I had that Military Uniforms of the World book as a child – brought back memories – bet it’s still in the parent’s loft somewhere…

    And thanks for the mention too!


    Liked by 1 person

    1. Interesting they both wore the same opanker footwear. I think I will do the remaining unpainted figures as Russians that could pass for Bulgarians as needed, likewise these brown Bulgarians could be a Guards Unit etc.
      Quite a few Peter Laing figures seem to have come from this popular uniform book. Well worth buying a second hand copy if you cannot find your old one.

      Liked by 1 person

  2. That’s an interesting conversion of the Peter Laing Russians. I must remember that for farther plans. A while back I won a lot of Peter Laing Serbian figures; unfortunately someone else received those and I received figures that I already had! I always regret not getting the Serbs. When I get a sizable lot of figures, I put one figures aside as a possible master for a mold. (Comment from John Patriquin)


    1. With no further moulds probably existing, home casting is a good move. I now keep an individual master figure back when painting others. How gutting to not receive those Peter Laing Serbs – I have never seen the Serbian figures. Looking back his very wide WW1 range was quite unusual and exceptional, I wish and wish I had bought more.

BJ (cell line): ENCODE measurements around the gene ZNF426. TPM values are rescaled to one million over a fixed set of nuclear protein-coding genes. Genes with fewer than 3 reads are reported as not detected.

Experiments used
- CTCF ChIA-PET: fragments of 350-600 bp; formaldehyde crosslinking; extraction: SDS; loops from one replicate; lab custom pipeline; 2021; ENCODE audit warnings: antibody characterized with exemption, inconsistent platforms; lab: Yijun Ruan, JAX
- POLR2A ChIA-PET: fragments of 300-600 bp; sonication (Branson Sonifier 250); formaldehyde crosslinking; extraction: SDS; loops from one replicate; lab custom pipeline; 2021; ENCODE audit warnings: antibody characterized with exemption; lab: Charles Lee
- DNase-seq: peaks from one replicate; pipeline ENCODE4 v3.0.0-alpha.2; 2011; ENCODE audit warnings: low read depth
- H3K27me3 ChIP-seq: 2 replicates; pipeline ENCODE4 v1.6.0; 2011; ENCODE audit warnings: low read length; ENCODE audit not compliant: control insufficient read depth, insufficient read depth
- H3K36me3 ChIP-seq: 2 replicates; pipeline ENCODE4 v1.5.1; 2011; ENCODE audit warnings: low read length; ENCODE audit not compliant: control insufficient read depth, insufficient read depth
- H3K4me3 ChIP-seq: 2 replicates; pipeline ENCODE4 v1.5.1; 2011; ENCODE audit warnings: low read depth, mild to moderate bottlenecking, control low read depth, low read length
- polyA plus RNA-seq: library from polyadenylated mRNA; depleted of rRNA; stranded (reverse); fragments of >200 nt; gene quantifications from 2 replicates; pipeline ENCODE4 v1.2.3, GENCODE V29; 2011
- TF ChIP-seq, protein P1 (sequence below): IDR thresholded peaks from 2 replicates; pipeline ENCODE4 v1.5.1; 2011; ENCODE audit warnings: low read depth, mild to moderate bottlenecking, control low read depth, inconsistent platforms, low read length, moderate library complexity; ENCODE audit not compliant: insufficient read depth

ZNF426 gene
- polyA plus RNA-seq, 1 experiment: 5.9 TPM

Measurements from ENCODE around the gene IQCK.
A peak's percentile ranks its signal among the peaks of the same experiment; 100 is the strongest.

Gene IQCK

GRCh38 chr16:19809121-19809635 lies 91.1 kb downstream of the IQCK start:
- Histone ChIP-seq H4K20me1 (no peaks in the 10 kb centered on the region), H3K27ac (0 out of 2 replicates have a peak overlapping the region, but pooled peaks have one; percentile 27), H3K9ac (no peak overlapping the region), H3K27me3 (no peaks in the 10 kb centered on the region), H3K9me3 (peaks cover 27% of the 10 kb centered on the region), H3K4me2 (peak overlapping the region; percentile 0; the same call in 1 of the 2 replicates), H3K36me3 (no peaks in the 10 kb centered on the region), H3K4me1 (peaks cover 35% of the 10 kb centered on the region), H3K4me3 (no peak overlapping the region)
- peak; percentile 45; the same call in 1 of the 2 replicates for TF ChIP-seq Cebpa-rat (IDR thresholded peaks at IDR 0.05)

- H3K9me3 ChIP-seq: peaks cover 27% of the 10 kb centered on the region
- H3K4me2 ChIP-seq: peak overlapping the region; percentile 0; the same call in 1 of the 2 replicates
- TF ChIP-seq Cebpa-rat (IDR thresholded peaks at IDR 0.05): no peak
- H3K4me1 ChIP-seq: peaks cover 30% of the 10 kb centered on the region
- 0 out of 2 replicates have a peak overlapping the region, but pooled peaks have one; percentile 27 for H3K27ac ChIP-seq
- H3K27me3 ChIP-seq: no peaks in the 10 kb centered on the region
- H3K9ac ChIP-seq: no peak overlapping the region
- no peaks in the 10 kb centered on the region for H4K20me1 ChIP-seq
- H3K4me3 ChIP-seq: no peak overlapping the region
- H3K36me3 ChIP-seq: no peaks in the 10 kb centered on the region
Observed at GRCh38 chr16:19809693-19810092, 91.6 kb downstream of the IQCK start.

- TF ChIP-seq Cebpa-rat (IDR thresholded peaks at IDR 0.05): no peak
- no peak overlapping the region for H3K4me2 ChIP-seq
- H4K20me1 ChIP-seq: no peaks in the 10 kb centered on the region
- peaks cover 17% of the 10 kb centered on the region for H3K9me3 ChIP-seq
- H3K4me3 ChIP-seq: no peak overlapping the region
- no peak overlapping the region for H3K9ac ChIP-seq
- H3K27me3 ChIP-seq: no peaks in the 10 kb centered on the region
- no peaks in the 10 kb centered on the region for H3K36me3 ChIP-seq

P.S. If all those Peter Laing wishes were (his) horses, they would all look a little bit charmingly odd … (“horses sometimes a little strange” as one of the figure listings said).


  3. I still have my copy of that book – and still refer to it.
    I am lucky enough to have acquired a complete Russian Army a couple of years ago – plus a matched pair of Russian Civil War armies – all of which I desperately need to re-furbish and re-base! Also, amongst the many unpainted Laings I have, there are (very) few Serbs, including the officer.
    Currently all boxed up in storage following a house move, so I can’t access them!
    As regards the unpainted figures you posted pictures of, the two fur hatted Russians are from the Russian Civil War range – unfortunately I don’t have a list with those figures included. The second machine gunner I think is actually F0733 – British M/G & gunner, (SH). The first one is more of a mystery, though I have my suspicions, especially as the gun is a Vickers rather than an MG08 or Russian Maxim – and that hat looks remarkably like a Spanish side cap….